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Different tracing systems for Haskell give different views of a program at work. In practice, several views are complementary and can productively be used together. Until now each system has generated its own trace, containing only the information needed for its particular view. Here we present the design of a trace that can serve several views. The trace(More)
Deforestation optimises a functional program by transforming it into another one that does not create certain intermediate data structures. Short cut deforestation is a deforestation method which is based on a single, local transformation rule. In return, short cut deforestation expects both producer and consumer of the intermediate structure in a certain(More)
We outline two heuristics for improving the localisation of bugs in a program. This is done by comparing computations of the same program with different input. At least one of these computations must produce a correct result, while exactly one must exhibit some erroneous behavior. First, reductions that are thought highly likely to be correct are eliminated(More)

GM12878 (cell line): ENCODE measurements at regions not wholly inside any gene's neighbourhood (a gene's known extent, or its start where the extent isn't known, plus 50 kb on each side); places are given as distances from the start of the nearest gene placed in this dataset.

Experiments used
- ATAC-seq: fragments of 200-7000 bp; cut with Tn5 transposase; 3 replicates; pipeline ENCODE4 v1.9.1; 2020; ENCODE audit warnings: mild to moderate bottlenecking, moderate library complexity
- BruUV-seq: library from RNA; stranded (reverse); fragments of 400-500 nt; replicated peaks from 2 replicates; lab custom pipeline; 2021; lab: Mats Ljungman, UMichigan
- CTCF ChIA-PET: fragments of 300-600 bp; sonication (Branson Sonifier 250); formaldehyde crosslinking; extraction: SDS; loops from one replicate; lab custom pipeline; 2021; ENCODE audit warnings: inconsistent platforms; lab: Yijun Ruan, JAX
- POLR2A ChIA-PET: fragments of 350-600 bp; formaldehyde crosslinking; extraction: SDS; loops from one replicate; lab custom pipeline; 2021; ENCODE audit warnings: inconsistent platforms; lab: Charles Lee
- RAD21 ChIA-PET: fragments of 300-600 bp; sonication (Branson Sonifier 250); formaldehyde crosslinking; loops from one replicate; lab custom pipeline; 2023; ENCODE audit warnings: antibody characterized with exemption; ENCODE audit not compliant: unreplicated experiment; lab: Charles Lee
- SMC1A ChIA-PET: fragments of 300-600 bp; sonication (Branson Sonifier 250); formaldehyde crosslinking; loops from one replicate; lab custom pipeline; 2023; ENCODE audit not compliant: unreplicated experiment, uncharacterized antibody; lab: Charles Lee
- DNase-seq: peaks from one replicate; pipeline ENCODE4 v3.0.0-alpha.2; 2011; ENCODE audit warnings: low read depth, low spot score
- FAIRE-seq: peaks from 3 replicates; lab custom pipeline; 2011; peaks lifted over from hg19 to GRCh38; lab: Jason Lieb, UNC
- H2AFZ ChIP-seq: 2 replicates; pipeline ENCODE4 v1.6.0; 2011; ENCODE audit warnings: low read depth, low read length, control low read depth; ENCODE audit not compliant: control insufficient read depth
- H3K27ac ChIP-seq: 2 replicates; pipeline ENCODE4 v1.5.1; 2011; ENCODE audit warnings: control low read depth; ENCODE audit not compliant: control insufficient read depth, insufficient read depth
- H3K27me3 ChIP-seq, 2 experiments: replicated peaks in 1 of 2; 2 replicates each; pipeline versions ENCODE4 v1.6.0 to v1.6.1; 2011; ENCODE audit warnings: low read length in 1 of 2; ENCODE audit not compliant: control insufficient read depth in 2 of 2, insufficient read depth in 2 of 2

There are several purely functional libraries for converting tree structured data into indented text, but they all make use of some backtracking. Over twenty years ago, Oppen published a more efficient imperative implementation of a pretty printer. This article shows that the same efficiency is also obtainable without destructive updates by developing a(More)
Until now there has been no support for specifying and enforcing contracts within a lazy functional program. That is a shame, because contracts consist of pre- and post-conditions for functions that go beyond the standard static types. This paper presents the design and implementation of a small, easy-to-use, purely functional contract library for Haskell,(More)
Common subexpression elimination is a well-known compiler optimisation that saves time by avoiding the repetition of the same computation. In lazy functional languages, referential transparency renders the identification of common subexpressions very simple. More common subexpressions can be recognised because they can be of arbitrary type whereas standard(More)